2018: Third Quarter Favorites 25 incredible music releases from the last three months

For each year's first three quarters, we celebrate by sharing a list of our favorite music releases. Unlike our year-end lists, these quarter features are casually compiled, with an aim to spotlight the underdogs and the lesser-heard among the more popular picks. More from this series


Bamba Pana

Poaa

[Nyege Nyege Tapes]

[LISTEN · READ]

The sense of ecstatic release initiated by 2017’s Sounds of Sisso continues to reverberate with Poaa, the debut full-length of key Sisso producer Bamba Pana. The broadly sketched-out hallmarks of the singeli sound — propulsive beats, warped synths, rhythmic vocals-as-samples — are all present and correct, the difference here being that Bamba Pana’s spartan-yet-dense riddims are mostly allowed to speak for themselves across two sides of wax, with just the one assist from MC Makaveli. These cuts envelop the noise and the nonsense that stands before them in just about any, and every, capacity; equally exciting in both its natural live setting and at home, all who hear this are enjoined to take full leave of their senses for moments all too fleeting. In varying extremities, then, wherein breakneck drum syncopation gives way to clipped, splayed melody and vice-versa, Poaa comes as a reminder that fwd motion really is the only answer for singeli. Don’t sleep, can’t sleep.


Amnesia Scanner

Another Life

[PAN]

[LISTEN · READ]

The light comes in the name of a voice. The name of a voice, for the light does it speak, though it renders intelligible, though it illumines. The name of a voice, for this light is an oracle, it sees. In its gaze, you are ravaged, you are ravished. The light comes AS a voice, which fucking eviscerates you in the brutality of its breath. The light of the oracle promises the unveiling of another life in this dance-floor apocalypse. Our ravishment we welcome. Dancing on the ashes of this life, we welcome our ravagement, for in the rapture that we dance, we are as AS the life that we might becomes, that other life that ruptures in the light of the voice.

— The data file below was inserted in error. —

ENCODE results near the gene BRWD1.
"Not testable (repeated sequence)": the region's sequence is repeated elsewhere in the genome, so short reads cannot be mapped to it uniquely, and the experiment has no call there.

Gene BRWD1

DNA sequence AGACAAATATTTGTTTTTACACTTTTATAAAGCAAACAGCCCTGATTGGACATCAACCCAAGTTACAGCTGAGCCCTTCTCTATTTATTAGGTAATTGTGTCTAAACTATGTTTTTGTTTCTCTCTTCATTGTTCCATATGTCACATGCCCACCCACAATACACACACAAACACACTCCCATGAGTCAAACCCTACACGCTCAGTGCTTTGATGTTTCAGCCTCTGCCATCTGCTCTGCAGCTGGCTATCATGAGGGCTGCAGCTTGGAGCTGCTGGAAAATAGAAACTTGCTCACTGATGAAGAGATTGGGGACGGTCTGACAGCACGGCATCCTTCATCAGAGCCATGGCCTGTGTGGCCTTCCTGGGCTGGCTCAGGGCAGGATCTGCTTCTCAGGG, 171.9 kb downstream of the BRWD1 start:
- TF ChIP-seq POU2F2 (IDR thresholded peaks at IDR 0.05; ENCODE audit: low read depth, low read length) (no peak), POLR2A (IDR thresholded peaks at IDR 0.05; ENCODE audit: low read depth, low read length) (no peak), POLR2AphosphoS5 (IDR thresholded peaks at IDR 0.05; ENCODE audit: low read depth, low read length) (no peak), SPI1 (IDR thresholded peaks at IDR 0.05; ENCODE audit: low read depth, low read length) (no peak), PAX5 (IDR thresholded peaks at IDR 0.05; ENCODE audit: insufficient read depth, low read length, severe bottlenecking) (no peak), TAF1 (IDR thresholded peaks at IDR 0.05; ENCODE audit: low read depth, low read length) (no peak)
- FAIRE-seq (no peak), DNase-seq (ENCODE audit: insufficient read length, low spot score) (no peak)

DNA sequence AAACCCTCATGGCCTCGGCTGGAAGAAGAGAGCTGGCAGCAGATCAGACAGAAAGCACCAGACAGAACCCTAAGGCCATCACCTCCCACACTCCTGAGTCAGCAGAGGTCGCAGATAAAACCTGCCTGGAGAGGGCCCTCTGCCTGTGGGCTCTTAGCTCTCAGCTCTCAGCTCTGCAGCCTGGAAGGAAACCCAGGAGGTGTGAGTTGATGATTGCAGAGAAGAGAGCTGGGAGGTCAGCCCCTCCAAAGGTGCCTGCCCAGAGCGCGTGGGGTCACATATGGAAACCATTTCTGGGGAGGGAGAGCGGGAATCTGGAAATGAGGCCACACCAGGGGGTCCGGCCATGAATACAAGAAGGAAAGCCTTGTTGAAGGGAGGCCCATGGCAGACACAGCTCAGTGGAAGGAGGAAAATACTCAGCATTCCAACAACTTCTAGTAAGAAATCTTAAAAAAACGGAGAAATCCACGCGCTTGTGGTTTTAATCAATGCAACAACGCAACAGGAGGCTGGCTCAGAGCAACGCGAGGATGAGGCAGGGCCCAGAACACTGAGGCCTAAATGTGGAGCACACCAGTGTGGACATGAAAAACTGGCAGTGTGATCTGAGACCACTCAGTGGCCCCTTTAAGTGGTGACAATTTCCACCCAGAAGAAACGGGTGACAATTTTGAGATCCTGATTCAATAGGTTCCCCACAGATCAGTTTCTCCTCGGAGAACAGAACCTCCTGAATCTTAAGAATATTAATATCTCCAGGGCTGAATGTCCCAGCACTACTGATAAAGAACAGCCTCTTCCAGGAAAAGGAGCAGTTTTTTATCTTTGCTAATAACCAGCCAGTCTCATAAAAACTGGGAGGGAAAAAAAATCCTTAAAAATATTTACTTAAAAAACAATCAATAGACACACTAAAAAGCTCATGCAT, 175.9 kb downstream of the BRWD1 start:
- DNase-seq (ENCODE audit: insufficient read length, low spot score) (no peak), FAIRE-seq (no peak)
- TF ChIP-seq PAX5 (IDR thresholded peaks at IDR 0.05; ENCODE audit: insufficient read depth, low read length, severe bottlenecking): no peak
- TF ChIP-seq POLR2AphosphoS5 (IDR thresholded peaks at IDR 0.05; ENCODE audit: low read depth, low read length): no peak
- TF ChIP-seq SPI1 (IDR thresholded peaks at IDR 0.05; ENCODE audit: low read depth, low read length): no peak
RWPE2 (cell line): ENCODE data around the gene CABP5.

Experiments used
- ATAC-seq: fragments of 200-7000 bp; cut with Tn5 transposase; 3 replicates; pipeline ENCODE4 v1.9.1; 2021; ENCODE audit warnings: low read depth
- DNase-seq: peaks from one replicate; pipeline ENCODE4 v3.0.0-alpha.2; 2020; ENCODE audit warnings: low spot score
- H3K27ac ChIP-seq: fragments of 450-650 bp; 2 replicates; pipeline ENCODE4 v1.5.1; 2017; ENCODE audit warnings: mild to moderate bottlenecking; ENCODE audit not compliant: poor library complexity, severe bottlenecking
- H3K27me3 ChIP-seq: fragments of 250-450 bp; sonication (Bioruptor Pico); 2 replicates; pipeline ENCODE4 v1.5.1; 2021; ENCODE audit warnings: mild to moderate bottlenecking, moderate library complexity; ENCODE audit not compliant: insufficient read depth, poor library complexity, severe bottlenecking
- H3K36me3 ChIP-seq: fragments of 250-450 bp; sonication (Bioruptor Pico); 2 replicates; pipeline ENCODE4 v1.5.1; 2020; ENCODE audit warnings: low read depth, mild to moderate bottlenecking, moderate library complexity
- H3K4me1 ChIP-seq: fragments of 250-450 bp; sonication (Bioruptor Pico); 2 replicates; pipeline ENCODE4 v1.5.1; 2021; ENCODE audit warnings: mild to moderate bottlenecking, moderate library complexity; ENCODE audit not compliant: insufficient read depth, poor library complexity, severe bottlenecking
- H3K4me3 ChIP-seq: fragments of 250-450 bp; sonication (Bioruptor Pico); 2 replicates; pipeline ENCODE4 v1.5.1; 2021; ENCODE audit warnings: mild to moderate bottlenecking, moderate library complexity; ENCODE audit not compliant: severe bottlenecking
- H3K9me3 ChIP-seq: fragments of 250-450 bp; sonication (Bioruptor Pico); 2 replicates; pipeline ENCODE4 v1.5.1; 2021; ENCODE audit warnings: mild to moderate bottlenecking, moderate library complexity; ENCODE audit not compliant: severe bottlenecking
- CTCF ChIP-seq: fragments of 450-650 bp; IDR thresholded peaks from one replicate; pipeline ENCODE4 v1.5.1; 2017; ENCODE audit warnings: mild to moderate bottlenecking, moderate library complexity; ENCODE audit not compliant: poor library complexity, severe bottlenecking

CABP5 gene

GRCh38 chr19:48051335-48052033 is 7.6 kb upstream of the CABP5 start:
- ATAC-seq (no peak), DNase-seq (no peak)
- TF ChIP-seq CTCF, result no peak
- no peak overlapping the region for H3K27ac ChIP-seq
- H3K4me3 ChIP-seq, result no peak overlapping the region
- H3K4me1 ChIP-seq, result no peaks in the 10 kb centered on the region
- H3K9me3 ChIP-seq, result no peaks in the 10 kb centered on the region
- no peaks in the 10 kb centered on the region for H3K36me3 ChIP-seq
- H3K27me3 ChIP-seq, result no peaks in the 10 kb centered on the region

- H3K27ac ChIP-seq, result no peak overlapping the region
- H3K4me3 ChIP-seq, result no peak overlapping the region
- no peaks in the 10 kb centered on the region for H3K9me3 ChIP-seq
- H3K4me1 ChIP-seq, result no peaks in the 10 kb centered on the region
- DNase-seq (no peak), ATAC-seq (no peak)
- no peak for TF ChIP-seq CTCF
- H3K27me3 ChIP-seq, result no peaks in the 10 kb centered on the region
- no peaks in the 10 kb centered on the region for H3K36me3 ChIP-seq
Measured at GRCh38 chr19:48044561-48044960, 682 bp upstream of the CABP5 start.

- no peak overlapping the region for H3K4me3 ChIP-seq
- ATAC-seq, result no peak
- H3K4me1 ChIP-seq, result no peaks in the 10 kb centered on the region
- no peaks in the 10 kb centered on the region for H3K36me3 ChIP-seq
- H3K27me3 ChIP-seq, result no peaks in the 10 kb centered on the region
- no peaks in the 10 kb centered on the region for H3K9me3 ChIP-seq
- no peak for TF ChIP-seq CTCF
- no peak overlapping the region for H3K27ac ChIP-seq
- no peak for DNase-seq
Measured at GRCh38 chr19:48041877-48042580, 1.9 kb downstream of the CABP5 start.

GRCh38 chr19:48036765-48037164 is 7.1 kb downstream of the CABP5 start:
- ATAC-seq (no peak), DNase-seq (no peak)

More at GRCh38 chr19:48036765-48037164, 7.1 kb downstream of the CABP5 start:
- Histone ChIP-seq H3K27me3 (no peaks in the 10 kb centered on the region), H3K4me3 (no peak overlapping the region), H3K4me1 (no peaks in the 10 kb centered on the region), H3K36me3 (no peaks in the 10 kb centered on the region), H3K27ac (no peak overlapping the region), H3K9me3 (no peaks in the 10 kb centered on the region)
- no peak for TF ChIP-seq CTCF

Satoshi Nakamoto

dOPENet

[NYPD]

[LISTEN · READ]

“How do you feel about America?”

Times be weird. It’s hard to get a scope on things, really. The nice thing about dub is that it can sort of exaggerate the absurdities of everyday life and “the current moment,” whatever that means. You might think that silly, but we sort of engrain and entrench the absurd in our lives in accepting our supposed powerlessness. Certainly, on an individual level, that makes sense. But perhaps it’s worthy to step back from the self and observe the absurdity for what it is. “If you’re going to be arresting these kids for dancing…”

Of course, I could just be spouting nonsense at this point. But then what isn’t nonsensical in this great big modern world of ours? We entered the mirror so long ago, we forget sometimes.

“Well, I’ll tell you what! Shit…”


Upgrayedd Smurphy

#PENINSULA

[R-CH-V]

[LISTEN · READ]

#PENINSULA, Jessica Smurphy’s second full-length album as Upgrayedd Smurphy, shares a unique circumstance with Pharmakon’s Bestial Burden; both works irrupted from minds whose bodies were compromised during their conception. For Margaret Chardiet (Pharmakon), it was an emergency surgery that left her bedridden for three weeks; for Smurphy, an unexplained loss of mobility and energy. Both projects were products of alchemy that transformed motionlessness into kinetic energy, and yet two distinct streams of sparks emerged. Bestial Burden’s brooding viscerality was a sharp interrogation of a privileged notion of mind-body harmony, whereas #PENINSULA’s openness is a celebration of healing places and a statement of gratitude for our bodies that house us. What is remarkable about both works is not just how each expands space beyond its creator’s ribcage, but how powerful and charged with triumph these sounds are. #PENINSULA is a transformative work, capable of turning walls into welcome mats; transformation itself was both a catalyst and a requisite for its existence. Being moved by it confirms its creator’s refusal to stop, but crucially, its danceability doesn’t require that we stand up. This is healing music, bear witness and be.


Freddie Gibbs

Freddie

[Empire/ESGN]

[LISTEN]

The thing I love most about Freddie is the album cover, and there’s a difference between my extreme enjoyment of Freddie Gibbs 2018 music vs. Freddie Gibbs 2018 album cover: when I found out Freddie done dropped, I had the same face he does on the album cover. In relation to my poor-ass existence — and aside from all the pom-and-frill of Freddie — it’s Freddie Gibbs’s pure #BDE I reflect upon with a professionalism trapped in a SoundCloud rapper’s world. Similar to Pusha T’s Daytona, the old-head swagger that Freddie Gibbs rips into teenage 21st-century celebrity comes with pure lyrical talent, exalting beats that slap so hard you wish you been had them woofers years ago, and a tone to beckon real people; it begs all our fantasies are adrift before our very eyes. Manifest destiny is a Freddie away.

For each year's first three quarters, we celebrate by sharing a list of our favorite music releases. Unlike our year-end lists, these quarter features are casually compiled, with an aim to spotlight the underdogs and the lesser-heard among the more popular picks. More from this series


Most Read